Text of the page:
The Minneapolis money manager Compass Capital Management seems like exactly the kind of traditional firm that could soon be in the buggy whip business.

Assets continue to flow into passive investment funds like those that mirror a stock index and away from traditional active managers staffed by people picking stocks. There hasn’t been a net increase of money going into actively managed, U.S. stock mutual funds since 2005, and the net flow out of them last year was a flood.

Yet traditional, even old-fashioned, precisely describes Compass.

It’s picking individual stocks for its clients with a buy-and-hold style that hasn’t changed a bit since it opened for business 29 years ago. It charges fees the traditional way, too, based on the assets it manages.

Yet Compass is also growing. With a marketing program that consists primarily of accepting referrals, the firm this summer broke through $1 billion in assets, up about 90 percent in the last five years. While some of that growth can be attributed to a bull market for stocks, about 75 of its 250 or so clients came aboard in the last few years.

What’s happened to founder Charlie Kelley and Compass Capital Management in 29 years of doing exactly the same thing presents a very interesting case study in a dynamic market — what was once a me-too provider is becoming a differentiated one. In 1988 it was one of many options just in Minnesota for clients interested in having someone pick their stocks and bonds for them.

“I remember clients asking, ‘So where is the sizzle? You’re just like everybody else,’ ” Kelley said. “Well, now we’re not.”

Kelley declined to provide investment performance figures, but the growth in assets can be independently confirmed. It’s probably safe to conclude that returns must at least be matching the common performance benchmarks. And one interesting aspect of a conversation last week with Kelley and Chief Operating Officer Phil Stern is that they choose to talk so little about markets or stocks.

Most of a pleasant hour went by with Kelley discussing all the ways to put clients at risk that he and his colleagues try to avoid.

A case in point is the position of chief investment officer, the main decisionmaker at many asset management firms. Compass doesn’t have one.

It was one of the lessons Kelley learned early in his career in the trust department of what is now Wells Fargo & Co. His department had an investment boss who had to approve investment decisions. So it wasn’t really a team of skilled pros working together to safeguard the client’s wealth. It turned out to be a single guy.

When Compass opened its doors it had three portfolio managers who had to all agree before they bought a single share. Now with six portfolio managers, the Compass process hasn’t changed.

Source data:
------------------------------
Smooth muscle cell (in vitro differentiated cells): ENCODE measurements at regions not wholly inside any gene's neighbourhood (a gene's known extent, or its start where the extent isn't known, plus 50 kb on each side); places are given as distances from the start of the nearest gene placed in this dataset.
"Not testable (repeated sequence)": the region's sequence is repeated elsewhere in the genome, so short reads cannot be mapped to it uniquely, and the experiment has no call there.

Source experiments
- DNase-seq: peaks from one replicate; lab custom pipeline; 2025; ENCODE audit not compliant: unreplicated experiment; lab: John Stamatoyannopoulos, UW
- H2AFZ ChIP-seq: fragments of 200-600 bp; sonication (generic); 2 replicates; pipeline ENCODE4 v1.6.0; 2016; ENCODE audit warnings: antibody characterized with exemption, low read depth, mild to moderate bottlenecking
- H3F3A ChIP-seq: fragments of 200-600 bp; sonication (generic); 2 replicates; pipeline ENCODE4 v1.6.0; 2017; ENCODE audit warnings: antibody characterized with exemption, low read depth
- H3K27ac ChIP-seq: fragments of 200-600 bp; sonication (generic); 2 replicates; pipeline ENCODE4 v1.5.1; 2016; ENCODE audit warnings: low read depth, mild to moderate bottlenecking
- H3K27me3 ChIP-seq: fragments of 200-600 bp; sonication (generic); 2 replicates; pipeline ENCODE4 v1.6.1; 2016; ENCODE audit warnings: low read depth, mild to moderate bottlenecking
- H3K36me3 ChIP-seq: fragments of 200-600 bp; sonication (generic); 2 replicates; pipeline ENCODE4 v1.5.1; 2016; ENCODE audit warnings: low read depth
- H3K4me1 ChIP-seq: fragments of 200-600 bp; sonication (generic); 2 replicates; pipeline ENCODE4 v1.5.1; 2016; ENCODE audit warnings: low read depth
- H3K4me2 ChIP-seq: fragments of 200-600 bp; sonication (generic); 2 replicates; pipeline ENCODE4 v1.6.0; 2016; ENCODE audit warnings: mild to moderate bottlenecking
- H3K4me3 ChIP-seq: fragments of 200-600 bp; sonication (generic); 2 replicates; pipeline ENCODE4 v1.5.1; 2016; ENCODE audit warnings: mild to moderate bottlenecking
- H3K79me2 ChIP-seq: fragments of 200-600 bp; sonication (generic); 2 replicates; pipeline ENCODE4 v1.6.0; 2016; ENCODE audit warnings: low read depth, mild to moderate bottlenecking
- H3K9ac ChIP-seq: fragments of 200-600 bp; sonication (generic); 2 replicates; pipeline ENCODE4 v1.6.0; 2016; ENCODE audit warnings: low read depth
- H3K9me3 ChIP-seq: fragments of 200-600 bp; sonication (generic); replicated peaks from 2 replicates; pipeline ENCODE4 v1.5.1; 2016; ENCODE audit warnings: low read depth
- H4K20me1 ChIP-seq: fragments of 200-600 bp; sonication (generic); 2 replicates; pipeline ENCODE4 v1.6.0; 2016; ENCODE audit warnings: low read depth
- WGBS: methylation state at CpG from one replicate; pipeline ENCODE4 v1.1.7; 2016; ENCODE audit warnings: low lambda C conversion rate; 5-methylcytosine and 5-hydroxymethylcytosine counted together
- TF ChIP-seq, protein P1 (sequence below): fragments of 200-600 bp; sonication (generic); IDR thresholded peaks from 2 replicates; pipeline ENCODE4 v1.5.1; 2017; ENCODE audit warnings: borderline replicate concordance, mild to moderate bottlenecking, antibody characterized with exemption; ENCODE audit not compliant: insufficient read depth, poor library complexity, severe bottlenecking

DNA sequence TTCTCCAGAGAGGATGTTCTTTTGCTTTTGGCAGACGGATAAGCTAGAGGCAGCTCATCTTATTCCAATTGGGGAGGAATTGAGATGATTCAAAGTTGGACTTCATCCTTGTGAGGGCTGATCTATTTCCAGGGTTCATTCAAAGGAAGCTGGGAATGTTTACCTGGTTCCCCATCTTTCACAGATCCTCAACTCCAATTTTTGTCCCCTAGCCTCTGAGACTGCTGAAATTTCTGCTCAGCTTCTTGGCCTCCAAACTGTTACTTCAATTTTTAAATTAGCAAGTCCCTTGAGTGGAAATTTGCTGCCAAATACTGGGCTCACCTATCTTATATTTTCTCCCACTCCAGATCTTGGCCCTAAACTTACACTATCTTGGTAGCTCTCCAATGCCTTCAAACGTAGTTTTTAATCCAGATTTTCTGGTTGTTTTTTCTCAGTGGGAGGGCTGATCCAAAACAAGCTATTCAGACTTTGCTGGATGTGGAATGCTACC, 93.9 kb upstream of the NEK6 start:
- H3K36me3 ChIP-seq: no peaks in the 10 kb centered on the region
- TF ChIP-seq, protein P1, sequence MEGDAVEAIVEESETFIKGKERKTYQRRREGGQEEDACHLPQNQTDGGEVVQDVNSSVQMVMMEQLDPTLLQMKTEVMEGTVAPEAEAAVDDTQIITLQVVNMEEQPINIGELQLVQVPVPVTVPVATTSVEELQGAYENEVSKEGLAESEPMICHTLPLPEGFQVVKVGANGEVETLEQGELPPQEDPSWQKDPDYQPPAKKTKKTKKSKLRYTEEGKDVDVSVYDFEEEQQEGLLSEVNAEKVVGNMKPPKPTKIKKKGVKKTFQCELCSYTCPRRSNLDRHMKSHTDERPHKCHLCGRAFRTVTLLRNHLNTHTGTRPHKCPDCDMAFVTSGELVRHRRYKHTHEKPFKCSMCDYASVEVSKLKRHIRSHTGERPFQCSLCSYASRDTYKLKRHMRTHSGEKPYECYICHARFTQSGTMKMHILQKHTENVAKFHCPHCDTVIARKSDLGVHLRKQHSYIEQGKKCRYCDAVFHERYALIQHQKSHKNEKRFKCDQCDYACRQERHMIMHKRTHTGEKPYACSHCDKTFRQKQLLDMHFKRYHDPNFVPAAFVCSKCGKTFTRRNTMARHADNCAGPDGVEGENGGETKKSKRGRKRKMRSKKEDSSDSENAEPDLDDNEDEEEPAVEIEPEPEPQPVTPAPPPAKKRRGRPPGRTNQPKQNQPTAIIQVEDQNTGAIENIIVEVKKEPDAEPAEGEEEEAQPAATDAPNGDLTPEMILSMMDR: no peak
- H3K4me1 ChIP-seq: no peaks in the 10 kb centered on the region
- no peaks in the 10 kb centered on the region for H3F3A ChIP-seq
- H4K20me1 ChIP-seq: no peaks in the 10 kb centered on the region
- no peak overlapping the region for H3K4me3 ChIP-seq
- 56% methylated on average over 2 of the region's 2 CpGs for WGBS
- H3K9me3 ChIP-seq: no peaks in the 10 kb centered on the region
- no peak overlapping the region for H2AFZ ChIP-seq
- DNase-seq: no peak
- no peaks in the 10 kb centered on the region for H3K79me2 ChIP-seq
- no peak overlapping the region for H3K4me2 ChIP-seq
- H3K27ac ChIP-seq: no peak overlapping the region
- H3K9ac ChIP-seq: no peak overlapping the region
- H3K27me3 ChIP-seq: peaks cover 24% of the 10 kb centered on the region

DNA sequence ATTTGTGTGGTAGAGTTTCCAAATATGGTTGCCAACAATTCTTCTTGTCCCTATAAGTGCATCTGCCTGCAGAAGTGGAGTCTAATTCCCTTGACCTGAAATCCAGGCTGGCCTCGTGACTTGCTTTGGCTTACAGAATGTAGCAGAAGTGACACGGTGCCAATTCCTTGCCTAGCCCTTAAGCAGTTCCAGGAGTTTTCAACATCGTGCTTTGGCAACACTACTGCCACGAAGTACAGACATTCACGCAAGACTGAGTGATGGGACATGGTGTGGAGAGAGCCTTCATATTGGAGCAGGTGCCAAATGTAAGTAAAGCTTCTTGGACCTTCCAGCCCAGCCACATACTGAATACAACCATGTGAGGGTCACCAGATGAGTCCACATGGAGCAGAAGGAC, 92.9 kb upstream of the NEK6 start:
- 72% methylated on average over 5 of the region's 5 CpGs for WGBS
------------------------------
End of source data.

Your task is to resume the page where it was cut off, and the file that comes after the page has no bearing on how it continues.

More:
No Compass client has to fret about having to rely on a superstar investment manager who someday could walk into the path of a bus, Kelley said.

How risk conscious is this firm? Well, the portfolio managers don’t even use laptop computers. Sure, there may not be much risk of confidential data going missing if a Compass laptop gets forgotten in an airport lounge. But there’s no chance anyone unplugs and carries out a desktop computer and then accidentally leaves that behind at the airport.

Of all the risks Kelley talked about, though, the biggest is letting human emotions come into play when managing money.

One way Compass keeps emotion out of decisionmaking is by fixing the portfolio at 25 stocks, with each getting about 4 percent of the money. As Kelley described it, their jobs as portfolio managers are a little like being parents with 25 children, with an obligation to love all 25 kids equally.

Stock prices, of course, don’t increase or decrease across the board. There may be a stock in the portfolio of a company that hits a rough patch, and as the share price declines its percentage of the portfolio value might slip to 3 percent. Then the portfolio managers have to decide if they want to keep money invested in that company. If they do, they buy more shares.

The same thing works in reverse, too. A stock that does really well will soon represent too big of a slice of the portfolio. The team will sell some shares and bring the holding back down to 4 percent.

What Compass is doing here, of course, is just another form of buying low and selling high.

Compass brings that same approach to balancing portfolios between stocks and bonds, Kelley said. In a poor market for stocks, like the terrible slump associated with the Great Recession nearly a decade ago, they were selling bonds and buying stocks.

The firm has the same no-nonsense approach to its portfolio of bonds, with the same amount of money invested in one-year bonds, two-year bonds, three-year bonds and so on out through 10 years.

Changes in interest rates affect bond prices differently based on how long it takes for the bond to mature, of course, but another thing Kelley said he learned at the bank trust department is that no one can consistently make the right call on interest rates. It’s best to not even try.

Compass buys individual bonds for clients, too, not bond funds. A bond fund is another “product” created by a financial company, and Kelley sees risks in many financial products, including the now-popular exchange-traded funds.

To him even the most popular stock benchmark, the S&P 500 index, looks a little like a big virtual growth stock fund with its recent performance largely shaped by a relative handful of currently hot stocks.

Of course Kelley has noted the growth of passive investing like index funds, although he said clients never seem to raise the topic with him. When asked if he thought Compass had many good years ahead given these changes in the market, he didn’t hesitate.

“Yes,” he said. “Because it’s been here forever.”